Heidegger's Methodological Maxim
College of Liberal Arts and Sciences
Social and Behavioral Sciences
In the Introduction to Being and Time Heidegger calls To the things themselves the maxim of phenomenology. I argue that Heidegger recognized the maxims normativity but thought that Husserls understanding of it made it an inadequate guide for the phenomenological method. I show that Heidegger revised the maxim in his Marburg years with a focus on its role as a principle. The revised maxim specifies how to engage in phenomenological inquiry by calling the phenomenologists attention to the violence our fore-conceptions can do to the way phenomena show themselves. With this revised maxim in mind I reconsider the grounds of Heideggers critique of Husserl in the Marburg years, and explain his conclusion that Husserls phenomenology was unphenomenological. Finally, I show that Heideggers attempts to abide by his more rigorous maxim appear to fail.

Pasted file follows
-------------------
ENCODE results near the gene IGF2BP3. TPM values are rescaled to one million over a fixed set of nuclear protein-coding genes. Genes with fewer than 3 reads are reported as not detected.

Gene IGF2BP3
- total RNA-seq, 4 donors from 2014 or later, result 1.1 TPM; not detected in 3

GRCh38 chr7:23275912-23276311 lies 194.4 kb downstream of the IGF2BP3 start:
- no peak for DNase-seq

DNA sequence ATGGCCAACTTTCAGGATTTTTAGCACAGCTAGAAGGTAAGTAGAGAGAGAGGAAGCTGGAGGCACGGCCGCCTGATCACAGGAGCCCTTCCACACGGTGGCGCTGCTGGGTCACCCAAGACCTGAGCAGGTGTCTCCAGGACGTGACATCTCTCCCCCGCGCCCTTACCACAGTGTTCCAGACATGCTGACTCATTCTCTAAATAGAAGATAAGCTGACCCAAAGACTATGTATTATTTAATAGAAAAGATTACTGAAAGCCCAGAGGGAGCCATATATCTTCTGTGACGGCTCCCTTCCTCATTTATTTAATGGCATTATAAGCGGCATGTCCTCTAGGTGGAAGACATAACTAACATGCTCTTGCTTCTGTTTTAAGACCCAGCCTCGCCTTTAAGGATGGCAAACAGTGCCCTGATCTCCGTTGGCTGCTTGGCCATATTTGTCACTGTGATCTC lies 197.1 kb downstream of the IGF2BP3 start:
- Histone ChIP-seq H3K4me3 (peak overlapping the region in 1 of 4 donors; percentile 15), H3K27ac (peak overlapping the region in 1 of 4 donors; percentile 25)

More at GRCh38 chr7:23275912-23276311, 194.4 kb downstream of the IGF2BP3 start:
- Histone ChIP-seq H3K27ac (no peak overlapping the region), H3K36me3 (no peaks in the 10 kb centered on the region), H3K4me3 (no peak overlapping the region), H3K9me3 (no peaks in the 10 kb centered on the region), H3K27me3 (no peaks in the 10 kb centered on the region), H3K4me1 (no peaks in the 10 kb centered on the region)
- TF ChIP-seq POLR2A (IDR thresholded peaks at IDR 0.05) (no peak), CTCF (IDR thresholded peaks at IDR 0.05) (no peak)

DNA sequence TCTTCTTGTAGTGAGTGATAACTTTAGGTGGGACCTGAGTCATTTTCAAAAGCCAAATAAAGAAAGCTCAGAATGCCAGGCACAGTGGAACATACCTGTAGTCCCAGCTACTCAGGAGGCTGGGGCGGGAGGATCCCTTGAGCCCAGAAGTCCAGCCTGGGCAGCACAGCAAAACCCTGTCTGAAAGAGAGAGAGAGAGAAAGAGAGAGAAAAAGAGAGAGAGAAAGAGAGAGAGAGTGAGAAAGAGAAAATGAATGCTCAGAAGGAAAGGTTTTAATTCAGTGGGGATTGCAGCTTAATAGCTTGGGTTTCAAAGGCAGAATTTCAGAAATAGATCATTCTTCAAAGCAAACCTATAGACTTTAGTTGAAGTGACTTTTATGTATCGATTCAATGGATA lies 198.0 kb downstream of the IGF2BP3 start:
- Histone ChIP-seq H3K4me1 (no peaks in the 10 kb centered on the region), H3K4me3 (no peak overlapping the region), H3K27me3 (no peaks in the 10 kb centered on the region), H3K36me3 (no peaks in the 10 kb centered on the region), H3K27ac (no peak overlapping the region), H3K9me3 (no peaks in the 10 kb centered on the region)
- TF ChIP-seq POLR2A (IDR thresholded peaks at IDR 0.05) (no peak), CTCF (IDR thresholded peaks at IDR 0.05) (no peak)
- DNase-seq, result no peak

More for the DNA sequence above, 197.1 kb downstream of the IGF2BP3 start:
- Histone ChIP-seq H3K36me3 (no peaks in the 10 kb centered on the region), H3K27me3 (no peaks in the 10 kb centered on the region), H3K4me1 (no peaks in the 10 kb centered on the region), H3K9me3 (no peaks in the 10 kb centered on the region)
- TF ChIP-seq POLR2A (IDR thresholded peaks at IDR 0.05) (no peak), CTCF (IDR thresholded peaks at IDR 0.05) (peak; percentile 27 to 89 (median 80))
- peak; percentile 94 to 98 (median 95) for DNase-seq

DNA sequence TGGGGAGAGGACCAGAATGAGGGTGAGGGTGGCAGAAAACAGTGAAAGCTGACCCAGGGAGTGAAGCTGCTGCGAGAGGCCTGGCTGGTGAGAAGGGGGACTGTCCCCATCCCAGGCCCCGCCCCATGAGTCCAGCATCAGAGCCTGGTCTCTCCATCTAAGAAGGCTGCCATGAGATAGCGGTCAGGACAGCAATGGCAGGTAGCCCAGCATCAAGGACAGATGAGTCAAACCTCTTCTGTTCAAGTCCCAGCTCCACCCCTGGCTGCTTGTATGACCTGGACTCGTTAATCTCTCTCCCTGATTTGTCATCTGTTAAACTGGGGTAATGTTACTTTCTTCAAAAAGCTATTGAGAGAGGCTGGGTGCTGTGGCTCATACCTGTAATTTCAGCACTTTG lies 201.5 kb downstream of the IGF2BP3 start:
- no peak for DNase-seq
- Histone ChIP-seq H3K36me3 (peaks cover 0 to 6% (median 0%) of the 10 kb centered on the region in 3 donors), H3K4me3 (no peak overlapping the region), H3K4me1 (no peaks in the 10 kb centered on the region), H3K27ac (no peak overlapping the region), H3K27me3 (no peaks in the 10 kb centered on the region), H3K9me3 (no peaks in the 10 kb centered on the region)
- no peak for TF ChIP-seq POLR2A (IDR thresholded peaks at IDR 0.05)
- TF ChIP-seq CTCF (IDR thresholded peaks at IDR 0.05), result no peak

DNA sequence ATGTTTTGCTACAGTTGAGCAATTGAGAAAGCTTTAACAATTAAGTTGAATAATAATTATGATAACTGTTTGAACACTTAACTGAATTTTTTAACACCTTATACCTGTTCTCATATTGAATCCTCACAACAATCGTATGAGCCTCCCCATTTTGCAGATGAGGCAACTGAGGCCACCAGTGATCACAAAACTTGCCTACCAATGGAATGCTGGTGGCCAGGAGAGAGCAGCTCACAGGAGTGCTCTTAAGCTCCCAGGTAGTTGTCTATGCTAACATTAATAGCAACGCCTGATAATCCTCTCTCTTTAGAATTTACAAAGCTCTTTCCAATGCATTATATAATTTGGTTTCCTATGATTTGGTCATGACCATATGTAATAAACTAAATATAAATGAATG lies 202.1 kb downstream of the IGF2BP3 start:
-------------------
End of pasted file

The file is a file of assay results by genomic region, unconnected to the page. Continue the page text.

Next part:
North American Heidegger Circle
St. Petersburg, FL
Klaskow, Tyler, "Heidegger's Methodological Maxim" (2014). Faculty Scholarly Dissemination Grants. 867.
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